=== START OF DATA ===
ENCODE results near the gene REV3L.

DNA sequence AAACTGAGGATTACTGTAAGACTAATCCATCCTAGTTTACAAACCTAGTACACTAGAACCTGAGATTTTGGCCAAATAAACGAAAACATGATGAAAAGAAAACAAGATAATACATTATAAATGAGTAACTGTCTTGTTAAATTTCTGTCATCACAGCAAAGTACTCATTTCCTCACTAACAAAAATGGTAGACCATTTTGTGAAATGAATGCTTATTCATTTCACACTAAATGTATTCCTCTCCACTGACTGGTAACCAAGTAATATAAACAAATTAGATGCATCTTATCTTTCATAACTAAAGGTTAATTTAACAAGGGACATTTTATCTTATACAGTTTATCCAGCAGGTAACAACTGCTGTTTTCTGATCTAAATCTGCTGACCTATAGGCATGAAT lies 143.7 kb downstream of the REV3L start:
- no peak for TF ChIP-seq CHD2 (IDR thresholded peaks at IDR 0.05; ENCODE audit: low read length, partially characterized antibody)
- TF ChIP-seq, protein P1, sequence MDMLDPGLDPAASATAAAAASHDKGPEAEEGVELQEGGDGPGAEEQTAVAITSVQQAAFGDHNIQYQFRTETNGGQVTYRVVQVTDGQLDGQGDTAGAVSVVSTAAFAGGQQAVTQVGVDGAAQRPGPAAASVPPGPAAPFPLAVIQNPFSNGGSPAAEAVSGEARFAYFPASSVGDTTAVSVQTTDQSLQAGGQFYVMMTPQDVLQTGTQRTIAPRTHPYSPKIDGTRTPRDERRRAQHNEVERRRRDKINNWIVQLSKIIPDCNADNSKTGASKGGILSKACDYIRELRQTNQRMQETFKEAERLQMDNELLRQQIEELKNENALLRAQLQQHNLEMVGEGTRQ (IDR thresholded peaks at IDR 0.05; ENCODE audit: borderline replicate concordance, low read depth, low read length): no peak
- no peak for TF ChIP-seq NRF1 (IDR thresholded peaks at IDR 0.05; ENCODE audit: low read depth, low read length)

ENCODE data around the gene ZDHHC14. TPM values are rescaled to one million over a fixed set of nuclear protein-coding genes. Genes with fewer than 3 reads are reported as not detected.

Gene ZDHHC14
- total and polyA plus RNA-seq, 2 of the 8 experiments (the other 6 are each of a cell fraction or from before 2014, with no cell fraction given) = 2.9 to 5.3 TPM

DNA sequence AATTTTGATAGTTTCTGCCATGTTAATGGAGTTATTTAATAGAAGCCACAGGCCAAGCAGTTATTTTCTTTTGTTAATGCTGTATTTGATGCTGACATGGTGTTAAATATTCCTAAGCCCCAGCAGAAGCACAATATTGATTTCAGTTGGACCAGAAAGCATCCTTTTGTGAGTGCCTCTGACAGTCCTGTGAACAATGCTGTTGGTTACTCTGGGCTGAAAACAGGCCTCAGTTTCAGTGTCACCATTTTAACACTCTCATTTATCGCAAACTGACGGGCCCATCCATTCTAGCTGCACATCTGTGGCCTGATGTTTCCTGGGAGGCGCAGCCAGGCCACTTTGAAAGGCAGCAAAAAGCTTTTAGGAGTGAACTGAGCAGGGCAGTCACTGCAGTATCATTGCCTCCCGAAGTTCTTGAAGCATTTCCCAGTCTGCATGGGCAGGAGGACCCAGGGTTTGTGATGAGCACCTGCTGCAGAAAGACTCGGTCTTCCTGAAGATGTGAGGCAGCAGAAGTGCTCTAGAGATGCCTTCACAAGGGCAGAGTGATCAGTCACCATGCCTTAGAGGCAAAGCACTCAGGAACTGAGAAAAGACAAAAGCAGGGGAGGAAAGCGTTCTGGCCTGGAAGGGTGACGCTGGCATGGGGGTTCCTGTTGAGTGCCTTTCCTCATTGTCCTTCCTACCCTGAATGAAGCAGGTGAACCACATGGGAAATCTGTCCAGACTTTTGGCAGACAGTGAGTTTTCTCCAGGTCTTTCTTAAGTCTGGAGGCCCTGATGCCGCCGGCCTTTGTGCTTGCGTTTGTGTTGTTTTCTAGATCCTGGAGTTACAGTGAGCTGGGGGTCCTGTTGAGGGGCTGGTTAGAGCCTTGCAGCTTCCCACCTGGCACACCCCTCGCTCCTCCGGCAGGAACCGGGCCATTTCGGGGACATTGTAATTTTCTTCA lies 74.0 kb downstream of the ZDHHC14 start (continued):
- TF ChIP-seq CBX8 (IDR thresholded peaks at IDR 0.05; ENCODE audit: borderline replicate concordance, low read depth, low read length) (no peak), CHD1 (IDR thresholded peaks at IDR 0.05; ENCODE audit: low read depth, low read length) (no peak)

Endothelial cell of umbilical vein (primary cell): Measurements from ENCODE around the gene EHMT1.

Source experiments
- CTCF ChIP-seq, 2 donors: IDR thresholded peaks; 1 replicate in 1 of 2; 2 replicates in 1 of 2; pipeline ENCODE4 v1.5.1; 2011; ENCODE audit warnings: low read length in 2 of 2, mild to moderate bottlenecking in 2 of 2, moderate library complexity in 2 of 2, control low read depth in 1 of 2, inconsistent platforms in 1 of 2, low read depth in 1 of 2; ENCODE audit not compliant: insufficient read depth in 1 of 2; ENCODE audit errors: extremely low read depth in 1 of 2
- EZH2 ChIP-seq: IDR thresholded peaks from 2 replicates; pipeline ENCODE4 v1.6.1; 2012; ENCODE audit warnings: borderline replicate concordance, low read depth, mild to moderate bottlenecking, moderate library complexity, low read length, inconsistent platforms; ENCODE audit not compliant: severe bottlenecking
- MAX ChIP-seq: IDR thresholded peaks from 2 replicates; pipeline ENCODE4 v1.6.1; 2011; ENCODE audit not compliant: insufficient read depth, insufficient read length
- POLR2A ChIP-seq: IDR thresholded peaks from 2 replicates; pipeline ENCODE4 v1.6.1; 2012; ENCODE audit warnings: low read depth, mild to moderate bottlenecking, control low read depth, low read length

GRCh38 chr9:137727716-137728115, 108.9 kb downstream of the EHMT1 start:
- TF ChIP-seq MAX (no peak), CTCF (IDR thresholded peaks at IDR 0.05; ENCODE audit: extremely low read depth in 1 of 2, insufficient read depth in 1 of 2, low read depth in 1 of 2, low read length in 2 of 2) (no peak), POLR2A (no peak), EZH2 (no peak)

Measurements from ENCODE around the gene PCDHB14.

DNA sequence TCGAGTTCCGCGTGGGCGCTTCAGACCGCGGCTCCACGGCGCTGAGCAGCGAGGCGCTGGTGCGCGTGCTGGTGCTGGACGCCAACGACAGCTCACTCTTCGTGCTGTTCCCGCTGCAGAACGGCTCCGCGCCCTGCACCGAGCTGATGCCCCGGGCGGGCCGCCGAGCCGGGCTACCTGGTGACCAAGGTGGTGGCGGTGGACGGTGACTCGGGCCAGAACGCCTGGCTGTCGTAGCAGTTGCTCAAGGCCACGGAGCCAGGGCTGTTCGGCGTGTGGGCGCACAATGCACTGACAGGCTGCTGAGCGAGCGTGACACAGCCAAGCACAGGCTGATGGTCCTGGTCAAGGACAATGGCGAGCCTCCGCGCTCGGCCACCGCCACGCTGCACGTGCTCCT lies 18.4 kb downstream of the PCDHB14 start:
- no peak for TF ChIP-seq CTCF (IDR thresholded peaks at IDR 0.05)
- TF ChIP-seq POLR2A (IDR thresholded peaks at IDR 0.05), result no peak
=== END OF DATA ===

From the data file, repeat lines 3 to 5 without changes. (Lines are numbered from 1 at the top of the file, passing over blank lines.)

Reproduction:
- no peak for TF ChIP-seq CHD2 (IDR thresholded peaks at IDR 0.05; ENCODE audit: low read length, partially characterized antibody)
- TF ChIP-seq, protein P1, sequence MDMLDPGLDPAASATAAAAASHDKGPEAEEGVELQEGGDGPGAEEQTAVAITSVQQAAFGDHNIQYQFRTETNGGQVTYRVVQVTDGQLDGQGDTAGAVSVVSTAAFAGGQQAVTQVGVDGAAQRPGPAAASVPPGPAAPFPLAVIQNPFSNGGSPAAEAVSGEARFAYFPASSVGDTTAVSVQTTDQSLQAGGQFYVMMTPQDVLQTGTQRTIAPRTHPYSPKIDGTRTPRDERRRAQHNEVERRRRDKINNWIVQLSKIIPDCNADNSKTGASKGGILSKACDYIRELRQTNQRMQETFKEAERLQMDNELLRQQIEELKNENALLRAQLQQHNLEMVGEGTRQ (IDR thresholded peaks at IDR 0.05; ENCODE audit: borderline replicate concordance, low read depth, low read length): no peak
- no peak for TF ChIP-seq NRF1 (IDR thresholded peaks at IDR 0.05; ENCODE audit: low read depth, low read length)